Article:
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Statistics and Significance

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  • Statistics and Significance

    Is there some place on FTDNA or elsewhere that can shed some light on the significance of our test results? My 12 marker YDNA resulted in no matches. I have read in the forum about individuals with over 100 matches in the data base. I would be very interested in knowing the mean/median/mode number of matches that tests have yielded to date. How unusual/common (percentage-wise) is zero matches? I could come up with some other useful statistical analyses but you get the idea.

    Since alleles have little inherent meaning until they are compared to some larger database it seems that other ways (beyond simple no. of matches) of analyzing/comparing one's results to the whole would be useful and possible.

  • #2
    It is not at all unusual to have zero matches. It depends on your haplogroup and country of origin as well as the national location of the testing firm. Ftdna is located in the U.S. where most European immigrants come from northwestern Europe. People with large numbers of matches tend to have this background. It is possible that you have a very unique haplotype but it is more likely that you will have matches as more people are tested. It is also possible that you will find matches at other databases such as Y-hrd or Sorenson. Ftdna does indicate what percentage of its total sample shares a particular haplogroup. The information is listed under the "statistics" folder at Y search. It is also possible that you might find matches by uploading your markers to Y search but this database greatly overlaps the general Ftdna database.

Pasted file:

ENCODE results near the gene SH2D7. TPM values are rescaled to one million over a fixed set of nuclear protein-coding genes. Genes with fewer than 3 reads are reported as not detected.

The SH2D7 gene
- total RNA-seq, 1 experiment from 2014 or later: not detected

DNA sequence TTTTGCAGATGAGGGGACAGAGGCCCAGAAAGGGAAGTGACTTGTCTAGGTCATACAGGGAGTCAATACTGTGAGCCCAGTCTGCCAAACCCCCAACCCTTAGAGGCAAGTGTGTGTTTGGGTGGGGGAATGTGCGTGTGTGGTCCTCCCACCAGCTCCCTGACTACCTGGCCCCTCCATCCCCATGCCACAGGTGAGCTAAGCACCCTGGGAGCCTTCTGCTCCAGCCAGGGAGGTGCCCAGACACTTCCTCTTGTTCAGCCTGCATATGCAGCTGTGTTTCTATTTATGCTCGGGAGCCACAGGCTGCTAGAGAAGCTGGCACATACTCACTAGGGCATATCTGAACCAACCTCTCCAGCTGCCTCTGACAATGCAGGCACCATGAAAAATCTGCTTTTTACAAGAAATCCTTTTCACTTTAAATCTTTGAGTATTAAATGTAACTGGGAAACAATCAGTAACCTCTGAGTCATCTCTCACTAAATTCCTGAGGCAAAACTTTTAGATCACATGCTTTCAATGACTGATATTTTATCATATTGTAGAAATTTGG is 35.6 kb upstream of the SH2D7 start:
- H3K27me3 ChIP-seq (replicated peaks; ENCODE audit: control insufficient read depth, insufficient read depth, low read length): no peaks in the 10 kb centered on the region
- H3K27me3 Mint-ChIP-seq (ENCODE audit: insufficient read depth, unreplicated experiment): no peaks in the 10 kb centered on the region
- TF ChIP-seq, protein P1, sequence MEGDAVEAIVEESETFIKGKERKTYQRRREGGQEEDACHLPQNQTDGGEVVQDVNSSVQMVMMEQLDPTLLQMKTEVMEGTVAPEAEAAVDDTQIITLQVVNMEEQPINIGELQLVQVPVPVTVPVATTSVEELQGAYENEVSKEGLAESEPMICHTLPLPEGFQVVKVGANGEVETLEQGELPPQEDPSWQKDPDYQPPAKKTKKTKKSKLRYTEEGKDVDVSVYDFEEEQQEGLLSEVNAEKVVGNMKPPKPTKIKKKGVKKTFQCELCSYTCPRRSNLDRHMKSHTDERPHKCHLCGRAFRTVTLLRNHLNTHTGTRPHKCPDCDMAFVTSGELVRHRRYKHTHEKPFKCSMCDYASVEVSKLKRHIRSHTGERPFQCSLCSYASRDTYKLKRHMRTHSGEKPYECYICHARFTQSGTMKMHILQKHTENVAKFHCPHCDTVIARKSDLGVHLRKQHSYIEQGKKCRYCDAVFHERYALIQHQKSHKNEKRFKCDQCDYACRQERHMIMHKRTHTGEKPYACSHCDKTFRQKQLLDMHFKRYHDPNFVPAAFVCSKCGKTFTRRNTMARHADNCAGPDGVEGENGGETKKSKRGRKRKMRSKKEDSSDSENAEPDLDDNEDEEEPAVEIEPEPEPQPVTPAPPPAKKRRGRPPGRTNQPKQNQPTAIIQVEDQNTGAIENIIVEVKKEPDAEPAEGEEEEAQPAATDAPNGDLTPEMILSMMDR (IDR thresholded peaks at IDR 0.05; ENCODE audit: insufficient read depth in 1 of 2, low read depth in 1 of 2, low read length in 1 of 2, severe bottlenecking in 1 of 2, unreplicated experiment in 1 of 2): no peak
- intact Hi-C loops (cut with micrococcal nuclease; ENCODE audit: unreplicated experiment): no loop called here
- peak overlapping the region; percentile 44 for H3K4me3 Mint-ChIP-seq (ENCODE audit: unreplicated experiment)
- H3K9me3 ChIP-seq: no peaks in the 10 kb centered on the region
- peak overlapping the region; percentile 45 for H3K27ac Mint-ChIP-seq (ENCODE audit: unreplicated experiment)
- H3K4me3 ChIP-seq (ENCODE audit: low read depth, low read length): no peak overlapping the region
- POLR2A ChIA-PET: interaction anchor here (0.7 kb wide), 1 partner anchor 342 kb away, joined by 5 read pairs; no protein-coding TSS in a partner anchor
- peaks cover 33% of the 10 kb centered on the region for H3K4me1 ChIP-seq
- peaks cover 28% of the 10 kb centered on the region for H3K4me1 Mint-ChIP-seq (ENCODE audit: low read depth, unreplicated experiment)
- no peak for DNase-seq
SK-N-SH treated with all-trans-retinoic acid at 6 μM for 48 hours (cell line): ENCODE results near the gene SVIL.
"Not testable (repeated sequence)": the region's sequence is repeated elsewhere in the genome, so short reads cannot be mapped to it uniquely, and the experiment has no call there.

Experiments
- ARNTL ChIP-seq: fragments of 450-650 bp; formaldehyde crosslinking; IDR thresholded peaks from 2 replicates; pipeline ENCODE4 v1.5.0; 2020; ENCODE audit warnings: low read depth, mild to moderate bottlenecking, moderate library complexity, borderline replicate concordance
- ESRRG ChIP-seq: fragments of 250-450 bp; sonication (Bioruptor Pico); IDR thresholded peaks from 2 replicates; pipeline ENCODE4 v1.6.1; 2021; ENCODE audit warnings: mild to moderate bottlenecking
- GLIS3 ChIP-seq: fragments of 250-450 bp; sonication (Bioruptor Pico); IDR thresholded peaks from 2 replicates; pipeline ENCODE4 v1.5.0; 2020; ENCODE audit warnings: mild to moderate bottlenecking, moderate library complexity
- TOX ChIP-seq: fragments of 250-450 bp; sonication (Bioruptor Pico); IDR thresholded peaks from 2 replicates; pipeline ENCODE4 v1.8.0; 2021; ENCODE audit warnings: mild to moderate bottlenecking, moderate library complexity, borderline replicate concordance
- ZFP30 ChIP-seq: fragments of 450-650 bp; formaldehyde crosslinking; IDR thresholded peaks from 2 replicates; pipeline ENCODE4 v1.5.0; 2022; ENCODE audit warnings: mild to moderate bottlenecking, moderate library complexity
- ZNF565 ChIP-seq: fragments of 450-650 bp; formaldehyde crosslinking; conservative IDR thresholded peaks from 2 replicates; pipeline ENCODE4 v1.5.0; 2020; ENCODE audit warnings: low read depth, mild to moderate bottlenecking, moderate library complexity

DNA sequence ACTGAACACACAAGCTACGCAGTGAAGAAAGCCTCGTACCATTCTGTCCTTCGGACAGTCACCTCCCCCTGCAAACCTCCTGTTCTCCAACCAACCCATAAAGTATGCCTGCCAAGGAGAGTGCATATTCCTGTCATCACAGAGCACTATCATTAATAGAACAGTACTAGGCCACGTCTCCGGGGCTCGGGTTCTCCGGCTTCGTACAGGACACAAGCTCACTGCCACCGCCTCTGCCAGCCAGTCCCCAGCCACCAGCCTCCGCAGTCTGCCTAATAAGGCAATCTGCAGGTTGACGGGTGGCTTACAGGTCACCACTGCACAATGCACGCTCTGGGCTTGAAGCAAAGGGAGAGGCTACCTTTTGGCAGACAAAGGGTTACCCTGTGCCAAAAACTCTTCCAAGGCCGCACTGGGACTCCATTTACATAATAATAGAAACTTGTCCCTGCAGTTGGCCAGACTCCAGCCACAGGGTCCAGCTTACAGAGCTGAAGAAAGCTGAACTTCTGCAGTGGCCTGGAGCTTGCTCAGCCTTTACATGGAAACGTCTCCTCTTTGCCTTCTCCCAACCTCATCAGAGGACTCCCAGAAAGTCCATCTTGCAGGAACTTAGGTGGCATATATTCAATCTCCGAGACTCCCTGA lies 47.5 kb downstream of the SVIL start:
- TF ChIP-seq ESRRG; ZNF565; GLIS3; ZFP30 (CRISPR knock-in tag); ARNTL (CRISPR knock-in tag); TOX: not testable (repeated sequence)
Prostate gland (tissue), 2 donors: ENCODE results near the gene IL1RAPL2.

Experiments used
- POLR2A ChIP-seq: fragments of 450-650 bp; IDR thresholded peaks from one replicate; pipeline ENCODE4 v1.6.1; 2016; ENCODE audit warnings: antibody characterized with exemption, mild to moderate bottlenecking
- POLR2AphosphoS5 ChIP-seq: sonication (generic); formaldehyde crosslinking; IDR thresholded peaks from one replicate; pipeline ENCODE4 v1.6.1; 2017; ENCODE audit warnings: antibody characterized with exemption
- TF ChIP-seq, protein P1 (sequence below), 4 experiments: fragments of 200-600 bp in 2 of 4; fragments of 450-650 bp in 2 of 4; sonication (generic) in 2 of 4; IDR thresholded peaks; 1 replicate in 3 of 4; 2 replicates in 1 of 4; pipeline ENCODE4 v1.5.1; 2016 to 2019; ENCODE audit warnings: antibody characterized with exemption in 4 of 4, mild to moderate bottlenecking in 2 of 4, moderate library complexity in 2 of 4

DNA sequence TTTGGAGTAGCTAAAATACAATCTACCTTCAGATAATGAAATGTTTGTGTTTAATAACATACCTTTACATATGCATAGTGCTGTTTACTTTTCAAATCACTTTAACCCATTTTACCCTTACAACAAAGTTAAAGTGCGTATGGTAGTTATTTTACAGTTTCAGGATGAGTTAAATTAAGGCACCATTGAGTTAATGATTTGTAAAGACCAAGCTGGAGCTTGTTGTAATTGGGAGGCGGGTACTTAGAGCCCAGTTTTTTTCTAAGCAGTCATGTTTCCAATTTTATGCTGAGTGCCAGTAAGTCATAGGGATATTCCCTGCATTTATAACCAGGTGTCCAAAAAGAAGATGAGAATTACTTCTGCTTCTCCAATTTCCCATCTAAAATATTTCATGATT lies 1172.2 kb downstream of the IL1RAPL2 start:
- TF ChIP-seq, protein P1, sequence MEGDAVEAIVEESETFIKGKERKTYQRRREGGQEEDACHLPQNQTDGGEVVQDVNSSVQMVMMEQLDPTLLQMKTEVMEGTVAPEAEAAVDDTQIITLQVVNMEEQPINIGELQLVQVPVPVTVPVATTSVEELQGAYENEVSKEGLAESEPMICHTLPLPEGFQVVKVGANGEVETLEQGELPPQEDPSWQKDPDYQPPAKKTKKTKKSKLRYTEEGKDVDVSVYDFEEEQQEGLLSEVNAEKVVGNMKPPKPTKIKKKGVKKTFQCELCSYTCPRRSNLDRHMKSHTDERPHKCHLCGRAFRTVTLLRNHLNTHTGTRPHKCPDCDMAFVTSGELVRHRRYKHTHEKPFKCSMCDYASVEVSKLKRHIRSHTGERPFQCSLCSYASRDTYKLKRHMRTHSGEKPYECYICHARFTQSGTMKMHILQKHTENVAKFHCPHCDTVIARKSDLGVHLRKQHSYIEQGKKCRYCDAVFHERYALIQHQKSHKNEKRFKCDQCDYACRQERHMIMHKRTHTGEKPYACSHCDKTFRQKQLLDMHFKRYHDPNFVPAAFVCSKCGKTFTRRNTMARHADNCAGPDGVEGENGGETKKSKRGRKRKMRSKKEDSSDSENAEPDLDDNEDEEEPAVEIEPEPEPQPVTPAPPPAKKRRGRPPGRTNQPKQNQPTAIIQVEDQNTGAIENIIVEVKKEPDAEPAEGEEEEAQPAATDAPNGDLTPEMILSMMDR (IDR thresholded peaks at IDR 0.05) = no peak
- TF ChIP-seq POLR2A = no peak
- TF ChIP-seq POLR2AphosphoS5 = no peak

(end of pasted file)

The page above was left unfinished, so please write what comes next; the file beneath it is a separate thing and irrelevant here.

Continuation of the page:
Last edited by josh w.; 30 August 2006, 03:12 PM.

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    • #3
      rbsvnski:

      you have no 12/12 matches, but you have a couple of distance 1, and several more with distance 2, so probably you an already infer something about the distribution of your distant ancestors. As josh was saying, outside of the typically British/Irish R1b and I1a, matches are very rare. Among my (uncommon) L, nobody has any match, and typically the closest neighbor has a distance of at least 2 or 3. Until thousands of people with your own geographical origin test, this is bound to be the case.

      If you want to know more about your lineage, you could do more tests. First, you could test more STRs. If you have no match at 12, you won't at 25, but distances become more informative. For instance, a distance of 1 at 25 markers may mean close relation, something not necessarily true at 12 markers. Second, you could do a SNP deep clade test, to establish which subgroup of I you belong to. Both FTDNA and Ethnoancestry offer deep clade I tests. This won't give you matches, but will give you information about the distribution of your group.

      cacio

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      • #4
        Originally posted by rbsvnski
        Is there some place on FTDNA or elsewhere that can shed some light on the significance of our test results? My 12 marker YDNA resulted in no matches.
        ...